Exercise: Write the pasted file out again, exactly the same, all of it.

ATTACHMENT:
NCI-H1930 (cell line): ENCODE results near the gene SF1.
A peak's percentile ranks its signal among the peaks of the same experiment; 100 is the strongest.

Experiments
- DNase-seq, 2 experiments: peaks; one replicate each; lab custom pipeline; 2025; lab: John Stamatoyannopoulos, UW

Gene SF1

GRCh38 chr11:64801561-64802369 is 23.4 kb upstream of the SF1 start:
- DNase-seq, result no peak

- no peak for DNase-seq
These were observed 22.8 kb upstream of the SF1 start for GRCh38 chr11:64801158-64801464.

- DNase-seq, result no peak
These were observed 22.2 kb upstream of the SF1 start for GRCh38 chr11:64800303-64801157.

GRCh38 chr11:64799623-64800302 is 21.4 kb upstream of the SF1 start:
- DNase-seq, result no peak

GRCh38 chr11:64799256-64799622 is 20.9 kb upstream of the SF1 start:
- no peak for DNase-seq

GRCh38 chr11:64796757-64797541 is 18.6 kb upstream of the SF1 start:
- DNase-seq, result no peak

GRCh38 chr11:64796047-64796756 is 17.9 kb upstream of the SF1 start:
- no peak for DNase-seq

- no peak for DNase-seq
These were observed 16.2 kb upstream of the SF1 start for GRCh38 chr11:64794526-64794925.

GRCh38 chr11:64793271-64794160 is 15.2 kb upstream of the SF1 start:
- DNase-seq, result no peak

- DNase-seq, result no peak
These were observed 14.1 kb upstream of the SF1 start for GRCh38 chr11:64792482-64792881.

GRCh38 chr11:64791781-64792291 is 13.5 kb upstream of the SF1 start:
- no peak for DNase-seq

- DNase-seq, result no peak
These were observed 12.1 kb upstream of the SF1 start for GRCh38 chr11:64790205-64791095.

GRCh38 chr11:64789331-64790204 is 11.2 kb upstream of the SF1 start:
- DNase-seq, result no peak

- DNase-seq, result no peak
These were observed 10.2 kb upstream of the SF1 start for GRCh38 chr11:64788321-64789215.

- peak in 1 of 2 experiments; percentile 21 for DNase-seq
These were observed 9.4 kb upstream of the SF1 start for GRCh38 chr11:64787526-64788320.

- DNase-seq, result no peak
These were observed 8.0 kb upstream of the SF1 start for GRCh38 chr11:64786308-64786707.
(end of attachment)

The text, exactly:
NCI-H1930 (cell line): ENCODE results near the gene SF1.
A peak's percentile ranks its signal among the peaks of the same experiment; 100 is the strongest.

Experiments
- DNase-seq, 2 experiments: peaks; one replicate each; lab custom pipeline; 2025; lab: John Stamatoyannopoulos, UW

Gene SF1

GRCh38 chr11:64801561-64802369 is 23.4 kb upstream of the SF1 start:
- DNase-seq, result no peak

- no peak for DNase-seq
These were observed 22.8 kb upstream of the SF1 start for GRCh38 chr11:64801158-64801464.

- DNase-seq, result no peak
These were observed 22.2 kb upstream of the SF1 start for GRCh38 chr11:64800303-64801157.

GRCh38 chr11:64799623-64800302 is 21.4 kb upstream of the SF1 start:
- DNase-seq, result no peak

GRCh38 chr11:64799256-64799622 is 20.9 kb upstream of the SF1 start:
- no peak for DNase-seq

GRCh38 chr11:64796757-64797541 is 18.6 kb upstream of the SF1 start:
- DNase-seq, result no peak

GRCh38 chr11:64796047-64796756 is 17.9 kb upstream of the SF1 start:
- no peak for DNase-seq

- no peak for DNase-seq
These were observed 16.2 kb upstream of the SF1 start for GRCh38 chr11:64794526-64794925.

GRCh38 chr11:64793271-64794160 is 15.2 kb upstream of the SF1 start:
- DNase-seq, result no peak

- DNase-seq, result no peak
These were observed 14.1 kb upstream of the SF1 start for GRCh38 chr11:64792482-64792881.

GRCh38 chr11:64791781-64792291 is 13.5 kb upstream of the SF1 start:
- no peak for DNase-seq

- DNase-seq, result no peak
These were observed 12.1 kb upstream of the SF1 start for GRCh38 chr11:64790205-64791095.

GRCh38 chr11:64789331-64790204 is 11.2 kb upstream of the SF1 start:
- DNase-seq, result no peak

- DNase-seq, result no peak
These were observed 10.2 kb upstream of the SF1 start for GRCh38 chr11:64788321-64789215.

- peak in 1 of 2 experiments; percentile 21 for DNase-seq
These were observed 9.4 kb upstream of the SF1 start for GRCh38 chr11:64787526-64788320.

- DNase-seq, result no peak
These were observed 8.0 kb upstream of the SF1 start for GRCh38 chr11:64786308-64786707.